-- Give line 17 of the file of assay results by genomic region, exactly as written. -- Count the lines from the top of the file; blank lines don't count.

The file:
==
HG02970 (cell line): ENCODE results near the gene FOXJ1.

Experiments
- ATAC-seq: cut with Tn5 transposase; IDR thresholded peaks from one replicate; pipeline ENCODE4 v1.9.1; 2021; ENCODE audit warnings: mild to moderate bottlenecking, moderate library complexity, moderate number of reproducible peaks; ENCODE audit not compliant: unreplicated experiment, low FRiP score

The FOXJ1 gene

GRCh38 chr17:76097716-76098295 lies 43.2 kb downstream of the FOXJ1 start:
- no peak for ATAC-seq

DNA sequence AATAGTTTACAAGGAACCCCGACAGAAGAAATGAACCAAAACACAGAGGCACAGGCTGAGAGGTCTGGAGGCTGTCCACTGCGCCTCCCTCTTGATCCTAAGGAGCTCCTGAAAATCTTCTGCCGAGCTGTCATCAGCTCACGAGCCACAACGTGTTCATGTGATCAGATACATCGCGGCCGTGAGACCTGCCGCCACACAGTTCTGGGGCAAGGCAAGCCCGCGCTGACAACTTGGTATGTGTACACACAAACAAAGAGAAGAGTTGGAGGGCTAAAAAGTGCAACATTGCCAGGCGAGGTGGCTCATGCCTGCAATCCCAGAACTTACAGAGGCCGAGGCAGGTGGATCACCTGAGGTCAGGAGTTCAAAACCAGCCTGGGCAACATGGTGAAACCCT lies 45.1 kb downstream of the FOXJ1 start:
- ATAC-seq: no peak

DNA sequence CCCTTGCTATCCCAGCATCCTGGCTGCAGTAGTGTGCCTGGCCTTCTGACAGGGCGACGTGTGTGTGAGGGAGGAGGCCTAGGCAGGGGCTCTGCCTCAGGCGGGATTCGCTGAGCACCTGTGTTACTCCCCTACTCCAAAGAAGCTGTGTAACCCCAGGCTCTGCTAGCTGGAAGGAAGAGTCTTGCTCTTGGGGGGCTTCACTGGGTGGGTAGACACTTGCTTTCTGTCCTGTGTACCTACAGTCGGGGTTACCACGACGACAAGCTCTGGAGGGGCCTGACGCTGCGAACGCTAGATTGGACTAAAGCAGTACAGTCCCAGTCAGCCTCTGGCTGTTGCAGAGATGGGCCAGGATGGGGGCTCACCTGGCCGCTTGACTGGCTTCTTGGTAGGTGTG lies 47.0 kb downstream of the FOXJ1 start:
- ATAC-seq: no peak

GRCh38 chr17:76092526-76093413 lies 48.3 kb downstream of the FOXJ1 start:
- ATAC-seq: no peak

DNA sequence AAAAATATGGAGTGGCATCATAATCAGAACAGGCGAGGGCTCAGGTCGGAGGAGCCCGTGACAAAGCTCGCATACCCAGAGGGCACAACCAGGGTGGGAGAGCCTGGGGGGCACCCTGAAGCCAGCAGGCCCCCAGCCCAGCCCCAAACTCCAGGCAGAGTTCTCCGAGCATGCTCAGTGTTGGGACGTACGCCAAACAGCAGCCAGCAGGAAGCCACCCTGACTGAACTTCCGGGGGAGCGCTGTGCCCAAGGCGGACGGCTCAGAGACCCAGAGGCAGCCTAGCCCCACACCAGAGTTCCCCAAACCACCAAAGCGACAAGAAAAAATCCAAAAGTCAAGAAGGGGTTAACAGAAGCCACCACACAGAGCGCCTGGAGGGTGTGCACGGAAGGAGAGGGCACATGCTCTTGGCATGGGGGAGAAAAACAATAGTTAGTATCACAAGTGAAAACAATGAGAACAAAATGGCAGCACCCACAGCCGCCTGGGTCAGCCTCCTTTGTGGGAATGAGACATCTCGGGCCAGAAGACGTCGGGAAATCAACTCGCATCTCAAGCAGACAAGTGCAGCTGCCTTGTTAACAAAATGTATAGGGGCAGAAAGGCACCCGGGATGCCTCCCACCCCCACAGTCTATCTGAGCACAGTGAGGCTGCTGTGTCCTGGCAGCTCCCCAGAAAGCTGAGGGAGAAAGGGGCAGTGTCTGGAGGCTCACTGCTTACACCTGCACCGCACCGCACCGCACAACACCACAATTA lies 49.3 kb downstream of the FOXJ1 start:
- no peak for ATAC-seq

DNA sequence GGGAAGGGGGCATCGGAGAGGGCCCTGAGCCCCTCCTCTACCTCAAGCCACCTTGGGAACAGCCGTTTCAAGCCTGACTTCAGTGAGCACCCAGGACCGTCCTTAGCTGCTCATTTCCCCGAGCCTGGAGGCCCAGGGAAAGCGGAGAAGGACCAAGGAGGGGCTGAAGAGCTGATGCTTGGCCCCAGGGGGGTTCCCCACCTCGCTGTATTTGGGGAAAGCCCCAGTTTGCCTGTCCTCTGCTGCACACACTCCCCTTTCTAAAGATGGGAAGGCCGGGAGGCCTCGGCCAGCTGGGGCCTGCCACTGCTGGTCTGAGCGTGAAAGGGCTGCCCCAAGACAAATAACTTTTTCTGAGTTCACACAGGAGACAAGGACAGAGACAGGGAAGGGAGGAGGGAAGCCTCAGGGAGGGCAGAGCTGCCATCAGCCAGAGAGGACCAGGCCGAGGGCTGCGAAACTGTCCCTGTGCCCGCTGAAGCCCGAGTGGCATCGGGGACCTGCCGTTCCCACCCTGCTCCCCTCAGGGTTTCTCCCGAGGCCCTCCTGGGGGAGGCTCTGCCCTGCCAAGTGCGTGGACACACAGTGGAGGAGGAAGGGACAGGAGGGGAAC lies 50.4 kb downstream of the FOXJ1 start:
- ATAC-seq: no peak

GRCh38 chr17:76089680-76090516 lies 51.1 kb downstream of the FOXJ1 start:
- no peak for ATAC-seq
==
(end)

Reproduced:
GRCh38 chr17:76089680-76090516 lies 51.1 kb downstream of the FOXJ1 start: